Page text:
Balancing work, children, and a relationship is impossible


Rosie does it all!

There, I said it. It is nearly impossible to do all of this, and this balancing act is my number one stresser, right after money. Money, which is why I have to work, and why I have to balance all of this.

My attempt at balancing goes something like this. I get up to work between four and five a.m. every weekday. Not only do I need that time so I can get it all done, but it is generally my only quiet time. This makes for a very long day, but it’s worth it. Then generally by 7:15 at the latest, I have to stop what I’m doing and snap into mommy/wife mode – getting everyone up and dressed, getting breakfast and lunches made, and usually trying to get myself dressed and my own teeth brushed. By 9:00 I’m back at it, but I’m in dual mode – work and mommy mode to a very high-energy, high-needs, climbing, getting into things, throwing things around, fit-having toddler. I try to be done with work by 3:45 when my son gets off the school bus. This requires skills in general awareness of time and time management. It doesn’t always happen. Sometimes, MOST of the time, I have some wrapping up to do. And then it is time to start dinner. And then the kids go to bed. And then I go to bed. And my husband is up, by himself, because he doesn’t get up until 7:00 a.m. And not only have I not accomplished everything I want to do, but I feel like I have left everyone’s needs behind. Including my own. The short answer to how I balance it all is I don’t. I do the best I can and I spend most of my family time on the weekends. I don’t balance, I juggle. And as soon as I think I’ve everything under relative control, it all changes.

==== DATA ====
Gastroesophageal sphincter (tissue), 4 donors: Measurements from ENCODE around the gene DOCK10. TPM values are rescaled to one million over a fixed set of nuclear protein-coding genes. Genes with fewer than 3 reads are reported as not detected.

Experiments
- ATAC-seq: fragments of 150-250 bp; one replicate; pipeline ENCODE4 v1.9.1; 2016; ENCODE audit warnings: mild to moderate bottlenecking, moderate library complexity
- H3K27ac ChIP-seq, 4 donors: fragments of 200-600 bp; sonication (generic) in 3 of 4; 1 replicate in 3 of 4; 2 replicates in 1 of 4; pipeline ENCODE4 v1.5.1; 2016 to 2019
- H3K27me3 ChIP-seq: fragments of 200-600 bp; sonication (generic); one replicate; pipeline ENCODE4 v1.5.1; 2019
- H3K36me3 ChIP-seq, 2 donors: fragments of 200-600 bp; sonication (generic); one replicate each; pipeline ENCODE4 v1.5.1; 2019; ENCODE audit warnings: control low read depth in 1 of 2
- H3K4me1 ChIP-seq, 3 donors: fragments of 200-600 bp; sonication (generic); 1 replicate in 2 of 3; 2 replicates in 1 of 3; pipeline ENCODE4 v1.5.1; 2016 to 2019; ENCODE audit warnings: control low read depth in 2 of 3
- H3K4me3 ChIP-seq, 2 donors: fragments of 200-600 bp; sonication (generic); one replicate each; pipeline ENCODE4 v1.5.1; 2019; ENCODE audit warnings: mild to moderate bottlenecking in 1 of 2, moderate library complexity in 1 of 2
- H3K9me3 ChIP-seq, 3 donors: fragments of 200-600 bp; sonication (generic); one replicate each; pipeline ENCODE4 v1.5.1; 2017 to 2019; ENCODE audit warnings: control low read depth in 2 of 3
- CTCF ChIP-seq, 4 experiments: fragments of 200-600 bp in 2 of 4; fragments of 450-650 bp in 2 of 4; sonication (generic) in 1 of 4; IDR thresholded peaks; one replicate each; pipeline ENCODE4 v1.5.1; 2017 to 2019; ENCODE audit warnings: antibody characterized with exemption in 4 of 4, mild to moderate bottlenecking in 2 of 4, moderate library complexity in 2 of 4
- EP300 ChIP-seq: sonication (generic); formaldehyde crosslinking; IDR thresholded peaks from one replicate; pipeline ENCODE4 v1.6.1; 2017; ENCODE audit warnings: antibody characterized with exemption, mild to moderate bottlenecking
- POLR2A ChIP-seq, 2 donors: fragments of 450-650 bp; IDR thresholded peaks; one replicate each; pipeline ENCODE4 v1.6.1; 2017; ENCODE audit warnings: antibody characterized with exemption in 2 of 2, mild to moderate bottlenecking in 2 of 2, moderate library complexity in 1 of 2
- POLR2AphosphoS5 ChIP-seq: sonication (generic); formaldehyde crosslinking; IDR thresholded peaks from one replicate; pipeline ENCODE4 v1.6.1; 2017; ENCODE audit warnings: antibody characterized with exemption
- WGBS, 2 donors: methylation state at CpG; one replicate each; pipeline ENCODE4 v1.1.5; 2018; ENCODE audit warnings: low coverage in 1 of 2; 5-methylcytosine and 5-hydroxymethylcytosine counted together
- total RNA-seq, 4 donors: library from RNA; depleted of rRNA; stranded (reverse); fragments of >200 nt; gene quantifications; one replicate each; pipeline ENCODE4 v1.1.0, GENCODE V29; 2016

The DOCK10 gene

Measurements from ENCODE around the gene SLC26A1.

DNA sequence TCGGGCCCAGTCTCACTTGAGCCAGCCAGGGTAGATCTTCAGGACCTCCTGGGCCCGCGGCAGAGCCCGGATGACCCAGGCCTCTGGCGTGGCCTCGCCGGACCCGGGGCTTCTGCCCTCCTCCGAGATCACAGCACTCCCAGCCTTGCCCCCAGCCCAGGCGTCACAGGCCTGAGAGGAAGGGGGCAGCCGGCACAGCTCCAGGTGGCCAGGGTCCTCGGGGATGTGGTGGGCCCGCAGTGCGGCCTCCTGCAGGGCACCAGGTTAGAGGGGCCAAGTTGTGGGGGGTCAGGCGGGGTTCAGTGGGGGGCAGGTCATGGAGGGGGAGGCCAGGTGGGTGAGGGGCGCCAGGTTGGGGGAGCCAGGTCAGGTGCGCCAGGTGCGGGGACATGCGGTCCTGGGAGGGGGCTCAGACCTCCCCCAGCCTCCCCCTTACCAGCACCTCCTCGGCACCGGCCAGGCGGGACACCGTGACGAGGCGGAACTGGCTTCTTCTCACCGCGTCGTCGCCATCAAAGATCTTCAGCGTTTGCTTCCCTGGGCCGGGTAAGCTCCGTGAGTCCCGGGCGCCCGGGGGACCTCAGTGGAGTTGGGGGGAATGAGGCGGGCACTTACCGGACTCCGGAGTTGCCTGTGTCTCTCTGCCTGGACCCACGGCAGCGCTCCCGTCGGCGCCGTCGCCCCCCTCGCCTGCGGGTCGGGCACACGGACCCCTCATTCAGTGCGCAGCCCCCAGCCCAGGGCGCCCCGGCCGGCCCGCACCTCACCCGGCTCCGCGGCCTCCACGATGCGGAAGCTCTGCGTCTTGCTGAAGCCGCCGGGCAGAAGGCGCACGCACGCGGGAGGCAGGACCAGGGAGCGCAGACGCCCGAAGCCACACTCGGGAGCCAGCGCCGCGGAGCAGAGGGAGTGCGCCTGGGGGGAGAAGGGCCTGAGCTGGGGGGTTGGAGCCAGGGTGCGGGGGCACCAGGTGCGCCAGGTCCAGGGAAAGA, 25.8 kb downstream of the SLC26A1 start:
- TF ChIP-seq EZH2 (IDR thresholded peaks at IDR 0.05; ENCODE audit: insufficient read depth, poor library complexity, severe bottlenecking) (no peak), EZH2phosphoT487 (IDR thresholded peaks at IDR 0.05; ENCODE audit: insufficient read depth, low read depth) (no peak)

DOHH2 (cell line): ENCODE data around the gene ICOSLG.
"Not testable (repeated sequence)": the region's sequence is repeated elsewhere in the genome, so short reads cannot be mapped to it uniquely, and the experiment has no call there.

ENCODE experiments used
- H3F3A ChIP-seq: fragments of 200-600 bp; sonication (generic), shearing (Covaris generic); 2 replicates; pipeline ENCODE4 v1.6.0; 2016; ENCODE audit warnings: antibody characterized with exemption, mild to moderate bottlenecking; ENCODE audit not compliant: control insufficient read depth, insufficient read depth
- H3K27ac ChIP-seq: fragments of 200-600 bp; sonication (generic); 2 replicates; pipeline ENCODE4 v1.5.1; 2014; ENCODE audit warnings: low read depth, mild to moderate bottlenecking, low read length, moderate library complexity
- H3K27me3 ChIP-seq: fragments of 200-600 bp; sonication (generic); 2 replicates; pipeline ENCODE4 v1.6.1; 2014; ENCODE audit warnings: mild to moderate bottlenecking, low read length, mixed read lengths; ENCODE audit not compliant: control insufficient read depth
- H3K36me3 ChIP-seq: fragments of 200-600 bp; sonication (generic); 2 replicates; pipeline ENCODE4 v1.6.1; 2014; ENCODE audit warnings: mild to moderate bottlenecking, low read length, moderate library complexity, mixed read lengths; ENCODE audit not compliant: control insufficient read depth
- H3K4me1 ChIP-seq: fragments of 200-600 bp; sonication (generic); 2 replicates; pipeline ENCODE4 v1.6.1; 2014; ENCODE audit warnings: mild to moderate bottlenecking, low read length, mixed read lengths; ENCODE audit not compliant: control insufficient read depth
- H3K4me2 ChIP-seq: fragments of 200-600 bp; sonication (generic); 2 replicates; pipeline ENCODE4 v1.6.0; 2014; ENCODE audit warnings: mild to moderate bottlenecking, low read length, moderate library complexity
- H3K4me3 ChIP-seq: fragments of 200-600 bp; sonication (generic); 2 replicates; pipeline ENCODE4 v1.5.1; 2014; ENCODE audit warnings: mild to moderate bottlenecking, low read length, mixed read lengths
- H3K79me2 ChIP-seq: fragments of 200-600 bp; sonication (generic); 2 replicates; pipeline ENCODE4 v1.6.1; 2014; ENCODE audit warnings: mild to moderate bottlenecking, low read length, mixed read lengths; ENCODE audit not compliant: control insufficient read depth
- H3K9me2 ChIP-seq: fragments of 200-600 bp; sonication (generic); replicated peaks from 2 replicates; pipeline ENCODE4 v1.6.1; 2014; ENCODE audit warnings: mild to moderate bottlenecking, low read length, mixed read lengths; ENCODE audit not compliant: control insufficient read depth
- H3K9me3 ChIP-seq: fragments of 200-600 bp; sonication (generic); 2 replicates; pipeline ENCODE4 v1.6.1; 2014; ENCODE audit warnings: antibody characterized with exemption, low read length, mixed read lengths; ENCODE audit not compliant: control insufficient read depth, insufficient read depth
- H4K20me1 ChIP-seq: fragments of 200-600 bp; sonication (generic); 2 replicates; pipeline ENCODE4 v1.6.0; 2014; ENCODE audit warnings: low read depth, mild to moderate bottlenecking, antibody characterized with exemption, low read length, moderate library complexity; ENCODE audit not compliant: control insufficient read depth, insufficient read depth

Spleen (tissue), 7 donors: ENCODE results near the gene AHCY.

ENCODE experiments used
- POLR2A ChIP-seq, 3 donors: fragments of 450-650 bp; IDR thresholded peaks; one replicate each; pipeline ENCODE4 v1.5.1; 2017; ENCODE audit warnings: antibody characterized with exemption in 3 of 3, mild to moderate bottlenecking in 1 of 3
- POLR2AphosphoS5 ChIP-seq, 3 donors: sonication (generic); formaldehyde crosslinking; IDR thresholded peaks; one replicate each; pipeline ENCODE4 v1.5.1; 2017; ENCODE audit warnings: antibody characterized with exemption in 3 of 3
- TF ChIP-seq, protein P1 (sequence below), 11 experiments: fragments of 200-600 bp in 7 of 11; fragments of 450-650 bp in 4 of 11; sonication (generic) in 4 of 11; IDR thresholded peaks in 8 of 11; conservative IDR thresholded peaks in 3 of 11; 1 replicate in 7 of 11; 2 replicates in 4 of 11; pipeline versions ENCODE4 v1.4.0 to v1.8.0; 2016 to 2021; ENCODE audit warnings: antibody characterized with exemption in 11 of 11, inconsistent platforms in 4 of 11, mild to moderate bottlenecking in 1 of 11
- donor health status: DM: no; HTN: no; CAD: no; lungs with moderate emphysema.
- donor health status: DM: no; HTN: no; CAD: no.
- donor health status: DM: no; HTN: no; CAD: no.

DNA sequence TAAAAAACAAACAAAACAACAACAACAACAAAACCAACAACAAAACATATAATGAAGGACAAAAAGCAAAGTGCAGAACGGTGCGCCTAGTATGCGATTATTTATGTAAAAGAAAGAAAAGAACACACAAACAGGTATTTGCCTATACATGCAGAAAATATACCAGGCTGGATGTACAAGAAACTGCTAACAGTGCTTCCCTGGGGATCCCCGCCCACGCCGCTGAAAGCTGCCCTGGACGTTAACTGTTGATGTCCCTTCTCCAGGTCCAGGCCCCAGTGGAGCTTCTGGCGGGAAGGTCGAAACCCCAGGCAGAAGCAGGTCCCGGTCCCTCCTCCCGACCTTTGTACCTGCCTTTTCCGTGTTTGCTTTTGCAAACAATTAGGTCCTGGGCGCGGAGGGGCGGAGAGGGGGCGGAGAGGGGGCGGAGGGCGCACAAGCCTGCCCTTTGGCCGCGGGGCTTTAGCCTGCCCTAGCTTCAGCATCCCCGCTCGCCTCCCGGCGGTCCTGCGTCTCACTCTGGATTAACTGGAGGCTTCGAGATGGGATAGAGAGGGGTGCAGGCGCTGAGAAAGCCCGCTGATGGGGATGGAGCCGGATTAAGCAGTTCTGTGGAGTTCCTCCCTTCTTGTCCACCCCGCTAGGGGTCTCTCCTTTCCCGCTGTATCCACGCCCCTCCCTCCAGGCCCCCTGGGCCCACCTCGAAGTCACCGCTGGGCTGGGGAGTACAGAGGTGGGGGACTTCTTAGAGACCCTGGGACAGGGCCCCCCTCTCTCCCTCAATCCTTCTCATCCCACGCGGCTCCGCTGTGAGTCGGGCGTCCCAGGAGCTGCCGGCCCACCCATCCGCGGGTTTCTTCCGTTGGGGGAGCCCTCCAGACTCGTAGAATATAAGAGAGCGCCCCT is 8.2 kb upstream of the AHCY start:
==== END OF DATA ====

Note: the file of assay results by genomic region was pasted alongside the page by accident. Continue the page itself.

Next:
Overall, I am overjoyed to be able to be home with and for my kids and to be able to do what I love. Even though it is a high-pressure situation, I am afforded flexibility I would not otherwise have. What does rub me the wrong way though, is why it is up to the almost 69% of married, working mothers in the U.S. to figure out how to balance work, children, and a relationship. How many times are men asked how they balance it all? I never see this on the cover of any men’s magazine. How worried are men about arranging their work schedule so it meets everyone’s needs? So they still have time to clean, fold the laundry, plan and cook meals? How many times do they wonder when they can squeeze in a shower? Do they constantly feel like they are leaving someone’s needs behind, while rarely considering their own? I honestly don’t know if men worry about these things. I suppose they have their own set of stressers that we don’t understand. I can’t even imagine how I would feel if I had a husband who didn’t help!

Do you see these questions being addressed to men? If so, point me in the right direction!


  1. ShambolicLiving says

    I so feel your pain. It is such a struggle, and you are right, men don’t get the same attention. Although guys are doing a lot more family-wise than they did in my father’s day, but I think they seem to get to “select” what they will do. Perhaps they are happier with the status-quo? They don’t strive to be creative, etc, etc.

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